The failings of the Spanish Armada
Things in this life often do not go the way that we want them to. That is to say that an idea will often not go to plan. We must simply change what it is that we had in mind and workaround until we get through. Throughout history, plans have been known to fail all of the time, either defeated by the opposition, simply crumbling or flawed from the very beginning. Some of histories greatest plan simply fall through.
The Spanish Armada is a well known historical event during the reign of Queen Elizabeth I. What many do not know is that it was a failure of epic proportions. Before the Armarda had even set off, the Spanish had already fallen, although it is more accurate to say that they were sabotaged. Shortly before the Armada was planned to leave the Spanish shores, Francis Drake, a famous privateer of his age, set alight to many of the ships within the Armada fleet as well as large quantities of the supplies that were on them and still to be loaded upon them. After this major set back, the Armada was once again ready to head out. Until a storm struck them and they had to turn back for my supplies. Then once again they set out, but for the Netherlands rather than England, where their final destination was. After arriving in the Netherlands, they gathered more troops for the armada. The general in charge of the fleet of ships was another mistake on the part of the Spanish. He was an inexperienced general and shortly after the fleet was out on the high seas, he quickly became seasick.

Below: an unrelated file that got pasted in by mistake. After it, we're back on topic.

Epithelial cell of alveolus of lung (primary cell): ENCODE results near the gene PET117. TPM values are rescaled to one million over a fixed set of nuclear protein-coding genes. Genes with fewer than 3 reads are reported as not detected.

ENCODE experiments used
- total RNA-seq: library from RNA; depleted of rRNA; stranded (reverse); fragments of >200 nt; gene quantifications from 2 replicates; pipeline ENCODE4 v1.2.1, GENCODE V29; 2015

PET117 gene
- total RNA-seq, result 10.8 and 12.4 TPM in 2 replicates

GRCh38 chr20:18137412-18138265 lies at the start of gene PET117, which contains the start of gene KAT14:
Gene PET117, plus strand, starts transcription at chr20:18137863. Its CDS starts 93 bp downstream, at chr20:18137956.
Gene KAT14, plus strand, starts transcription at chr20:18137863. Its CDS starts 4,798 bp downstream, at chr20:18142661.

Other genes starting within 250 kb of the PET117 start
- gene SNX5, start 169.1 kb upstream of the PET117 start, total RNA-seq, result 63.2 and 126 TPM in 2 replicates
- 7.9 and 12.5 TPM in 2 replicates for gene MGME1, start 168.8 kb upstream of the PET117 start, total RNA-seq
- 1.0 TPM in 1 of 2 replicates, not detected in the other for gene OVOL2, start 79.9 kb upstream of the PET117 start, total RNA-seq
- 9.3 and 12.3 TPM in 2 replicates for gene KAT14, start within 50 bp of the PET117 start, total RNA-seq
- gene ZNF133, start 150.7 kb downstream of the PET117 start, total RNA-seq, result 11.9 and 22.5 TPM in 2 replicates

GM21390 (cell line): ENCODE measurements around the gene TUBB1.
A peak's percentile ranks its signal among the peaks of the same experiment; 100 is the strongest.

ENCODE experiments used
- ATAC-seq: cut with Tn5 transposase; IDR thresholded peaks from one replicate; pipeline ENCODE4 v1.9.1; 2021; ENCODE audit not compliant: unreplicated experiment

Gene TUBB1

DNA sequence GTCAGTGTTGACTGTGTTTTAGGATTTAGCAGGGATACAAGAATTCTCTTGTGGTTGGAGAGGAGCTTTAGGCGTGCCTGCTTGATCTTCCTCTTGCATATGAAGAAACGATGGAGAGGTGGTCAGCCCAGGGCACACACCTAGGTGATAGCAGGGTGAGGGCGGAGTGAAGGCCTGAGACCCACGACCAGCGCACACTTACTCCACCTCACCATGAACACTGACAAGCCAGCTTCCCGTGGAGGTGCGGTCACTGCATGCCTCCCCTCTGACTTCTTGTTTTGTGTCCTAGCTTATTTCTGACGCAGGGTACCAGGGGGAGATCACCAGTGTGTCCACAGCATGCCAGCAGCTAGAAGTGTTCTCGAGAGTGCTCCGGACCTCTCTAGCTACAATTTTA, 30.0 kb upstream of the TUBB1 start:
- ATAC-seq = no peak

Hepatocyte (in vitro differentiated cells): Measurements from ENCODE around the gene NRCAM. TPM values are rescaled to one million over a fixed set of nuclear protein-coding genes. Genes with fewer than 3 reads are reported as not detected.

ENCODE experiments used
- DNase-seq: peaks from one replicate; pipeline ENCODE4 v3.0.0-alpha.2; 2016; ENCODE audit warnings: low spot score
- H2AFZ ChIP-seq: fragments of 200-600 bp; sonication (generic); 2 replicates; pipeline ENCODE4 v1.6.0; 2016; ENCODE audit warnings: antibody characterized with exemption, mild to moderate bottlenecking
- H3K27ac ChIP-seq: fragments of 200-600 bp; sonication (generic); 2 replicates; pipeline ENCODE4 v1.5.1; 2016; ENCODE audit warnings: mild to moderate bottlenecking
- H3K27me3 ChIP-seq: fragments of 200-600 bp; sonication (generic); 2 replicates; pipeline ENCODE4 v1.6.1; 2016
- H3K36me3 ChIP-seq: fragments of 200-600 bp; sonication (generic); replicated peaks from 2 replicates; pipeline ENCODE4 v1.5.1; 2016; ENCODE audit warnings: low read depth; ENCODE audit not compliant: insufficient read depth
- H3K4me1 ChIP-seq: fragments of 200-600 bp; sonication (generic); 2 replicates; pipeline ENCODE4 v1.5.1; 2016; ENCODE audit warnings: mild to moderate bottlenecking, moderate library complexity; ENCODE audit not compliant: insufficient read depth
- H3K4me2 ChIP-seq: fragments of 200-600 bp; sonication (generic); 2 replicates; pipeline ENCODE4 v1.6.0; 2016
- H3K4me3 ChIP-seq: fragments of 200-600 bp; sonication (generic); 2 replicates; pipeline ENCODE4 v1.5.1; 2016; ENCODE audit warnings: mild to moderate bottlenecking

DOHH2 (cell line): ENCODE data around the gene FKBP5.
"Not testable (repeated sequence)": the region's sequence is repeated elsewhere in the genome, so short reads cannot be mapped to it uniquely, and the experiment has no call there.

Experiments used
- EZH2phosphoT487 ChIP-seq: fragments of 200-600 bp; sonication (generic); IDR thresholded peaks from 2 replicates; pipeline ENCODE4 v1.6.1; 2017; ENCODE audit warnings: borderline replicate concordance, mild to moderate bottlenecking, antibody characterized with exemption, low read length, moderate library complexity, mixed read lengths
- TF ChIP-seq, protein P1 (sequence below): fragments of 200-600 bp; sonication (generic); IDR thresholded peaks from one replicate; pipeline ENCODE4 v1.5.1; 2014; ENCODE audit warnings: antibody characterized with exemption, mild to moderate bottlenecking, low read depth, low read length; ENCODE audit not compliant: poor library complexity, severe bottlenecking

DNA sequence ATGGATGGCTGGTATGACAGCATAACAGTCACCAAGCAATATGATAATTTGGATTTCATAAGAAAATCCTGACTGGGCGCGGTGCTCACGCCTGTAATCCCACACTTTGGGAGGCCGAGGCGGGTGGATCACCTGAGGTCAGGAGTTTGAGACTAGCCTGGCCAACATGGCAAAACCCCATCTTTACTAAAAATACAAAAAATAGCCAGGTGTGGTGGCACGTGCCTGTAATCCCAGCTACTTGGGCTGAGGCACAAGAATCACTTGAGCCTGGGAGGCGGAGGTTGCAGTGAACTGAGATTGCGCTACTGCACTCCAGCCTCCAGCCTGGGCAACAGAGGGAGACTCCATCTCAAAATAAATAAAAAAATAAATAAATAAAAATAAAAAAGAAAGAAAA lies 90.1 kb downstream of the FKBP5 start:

After the Armada was in sight from the British shore, the one in the charge of the defence was Sir Francis Drake. Drake was so confident that he could beat the Spanish Armada, that he said that he had time to finish his game of bowls before fighting the Spanish. This could possibly be because he had gotten cocky, or that he saw that the tide was against him at the time. He wouldn’t have been able to get his ships out of the harbour at the time of his game but we would never be able to know the exact reason why he didn’t go out to sea immediately as soon as the Spanish fleet were seen. After five days of cannon fire, the Spanish became vulnerable, allowing the British to take advantage of the vulnerability. They sent eight ‘hell burners’, ships on fire, to cause chaos. The ships scattered, leaving the Armada even more so vulnerable, allowing for the English to finally win the fight after a long fight.
The Spanish Armada was a great event in history that was influenced by many factors. There were, however, stumbles and mistakes at every turn. The Spanish tactic was far from stellar and the English had many advantages. They understood the territory better and their commanders and leaders seemed to be far more experienced. Perhaps this was why the Spanish just could not win this time around.